American attorneys were caught up with the NSA's global surveillance program, as an unnamed U.S. law firm representing an overseas client currently in a bitter legal battle with the U.S. government. Specifically, the Australian and U.S. governments agreed to share information on a law firm that was retained by the Indonesian government - and information protected under attorney-client privilege was likely included.
Attorney-client privilege isn't protected from NSA eavesdropping, though the American Bar Association demands attorneys to "make reasonable efforts" so confidential information isn't shared with others.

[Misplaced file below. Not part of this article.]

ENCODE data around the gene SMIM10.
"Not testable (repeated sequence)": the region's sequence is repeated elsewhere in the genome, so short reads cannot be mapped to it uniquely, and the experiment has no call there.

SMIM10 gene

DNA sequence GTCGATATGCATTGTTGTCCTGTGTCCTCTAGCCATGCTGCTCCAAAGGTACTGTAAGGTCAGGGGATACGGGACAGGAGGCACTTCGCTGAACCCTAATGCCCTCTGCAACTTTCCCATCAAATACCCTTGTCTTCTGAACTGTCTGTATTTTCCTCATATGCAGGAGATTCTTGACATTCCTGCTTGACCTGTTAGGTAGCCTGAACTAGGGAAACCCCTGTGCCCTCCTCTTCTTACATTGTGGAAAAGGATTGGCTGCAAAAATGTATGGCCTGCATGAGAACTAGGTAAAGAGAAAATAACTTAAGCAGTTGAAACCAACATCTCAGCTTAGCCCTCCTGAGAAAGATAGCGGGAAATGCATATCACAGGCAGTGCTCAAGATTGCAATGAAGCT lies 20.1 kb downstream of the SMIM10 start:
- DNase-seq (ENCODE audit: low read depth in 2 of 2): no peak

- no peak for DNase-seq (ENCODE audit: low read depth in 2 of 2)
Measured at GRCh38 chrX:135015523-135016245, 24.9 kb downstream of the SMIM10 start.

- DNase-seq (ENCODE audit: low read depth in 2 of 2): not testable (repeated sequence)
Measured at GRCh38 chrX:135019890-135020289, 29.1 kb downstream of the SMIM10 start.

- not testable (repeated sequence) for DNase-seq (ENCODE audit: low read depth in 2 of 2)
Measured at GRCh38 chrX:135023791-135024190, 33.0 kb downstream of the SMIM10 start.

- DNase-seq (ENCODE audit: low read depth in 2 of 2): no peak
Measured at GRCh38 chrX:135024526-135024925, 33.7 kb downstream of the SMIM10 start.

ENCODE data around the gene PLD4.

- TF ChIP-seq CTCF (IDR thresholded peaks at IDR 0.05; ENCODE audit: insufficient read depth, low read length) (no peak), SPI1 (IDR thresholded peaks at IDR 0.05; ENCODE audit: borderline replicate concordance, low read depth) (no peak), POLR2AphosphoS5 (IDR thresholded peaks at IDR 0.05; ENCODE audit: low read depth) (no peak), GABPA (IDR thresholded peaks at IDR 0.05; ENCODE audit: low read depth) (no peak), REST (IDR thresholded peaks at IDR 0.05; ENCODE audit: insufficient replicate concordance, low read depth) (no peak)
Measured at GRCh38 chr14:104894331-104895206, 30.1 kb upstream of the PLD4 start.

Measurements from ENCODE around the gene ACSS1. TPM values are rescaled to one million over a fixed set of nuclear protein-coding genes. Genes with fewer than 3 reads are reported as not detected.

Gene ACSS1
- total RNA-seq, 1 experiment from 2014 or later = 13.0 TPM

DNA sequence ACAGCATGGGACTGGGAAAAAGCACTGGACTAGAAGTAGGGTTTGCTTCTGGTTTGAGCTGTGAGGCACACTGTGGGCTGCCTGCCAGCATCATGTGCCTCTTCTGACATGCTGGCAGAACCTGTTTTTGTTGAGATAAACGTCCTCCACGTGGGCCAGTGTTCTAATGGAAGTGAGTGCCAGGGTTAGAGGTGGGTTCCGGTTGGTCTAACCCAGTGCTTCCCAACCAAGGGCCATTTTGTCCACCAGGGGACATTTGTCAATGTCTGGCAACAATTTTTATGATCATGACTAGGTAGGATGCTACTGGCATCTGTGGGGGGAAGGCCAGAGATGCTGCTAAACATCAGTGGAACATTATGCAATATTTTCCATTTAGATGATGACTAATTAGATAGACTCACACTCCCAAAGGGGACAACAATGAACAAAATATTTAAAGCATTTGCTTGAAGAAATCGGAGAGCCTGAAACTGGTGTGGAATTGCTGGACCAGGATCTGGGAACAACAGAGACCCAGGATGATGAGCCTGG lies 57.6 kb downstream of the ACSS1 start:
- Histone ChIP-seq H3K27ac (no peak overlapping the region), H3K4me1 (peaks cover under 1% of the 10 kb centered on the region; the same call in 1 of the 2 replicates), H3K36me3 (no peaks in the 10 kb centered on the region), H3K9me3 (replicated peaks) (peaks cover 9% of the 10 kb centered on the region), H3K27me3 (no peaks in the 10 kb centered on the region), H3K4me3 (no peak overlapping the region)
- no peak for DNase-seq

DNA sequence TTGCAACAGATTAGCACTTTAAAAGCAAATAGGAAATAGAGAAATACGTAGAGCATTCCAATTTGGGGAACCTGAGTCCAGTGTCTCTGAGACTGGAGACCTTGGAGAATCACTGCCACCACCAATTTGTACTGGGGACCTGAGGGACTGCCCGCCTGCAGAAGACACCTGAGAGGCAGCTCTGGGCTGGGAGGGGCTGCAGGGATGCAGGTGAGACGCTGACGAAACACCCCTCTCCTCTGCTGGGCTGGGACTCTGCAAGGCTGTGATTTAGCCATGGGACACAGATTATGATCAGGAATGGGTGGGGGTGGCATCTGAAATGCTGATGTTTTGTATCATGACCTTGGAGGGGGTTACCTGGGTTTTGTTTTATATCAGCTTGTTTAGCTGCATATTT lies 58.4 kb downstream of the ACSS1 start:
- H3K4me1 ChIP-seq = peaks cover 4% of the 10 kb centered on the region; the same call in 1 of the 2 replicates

There has been growing concern that governments conducting spying and surveillance could breach attorney-client privilege with little recourse.
The controversial NSA surveillance program has shown frightening sophisticated practices, with U.S. residents, foreign citizens, government leaders, and others being spied on. Former NSA IT worker Edward Snowden, currently in Russia on temporary asylum, has greatly informed the public of spying behavior in the digital age.
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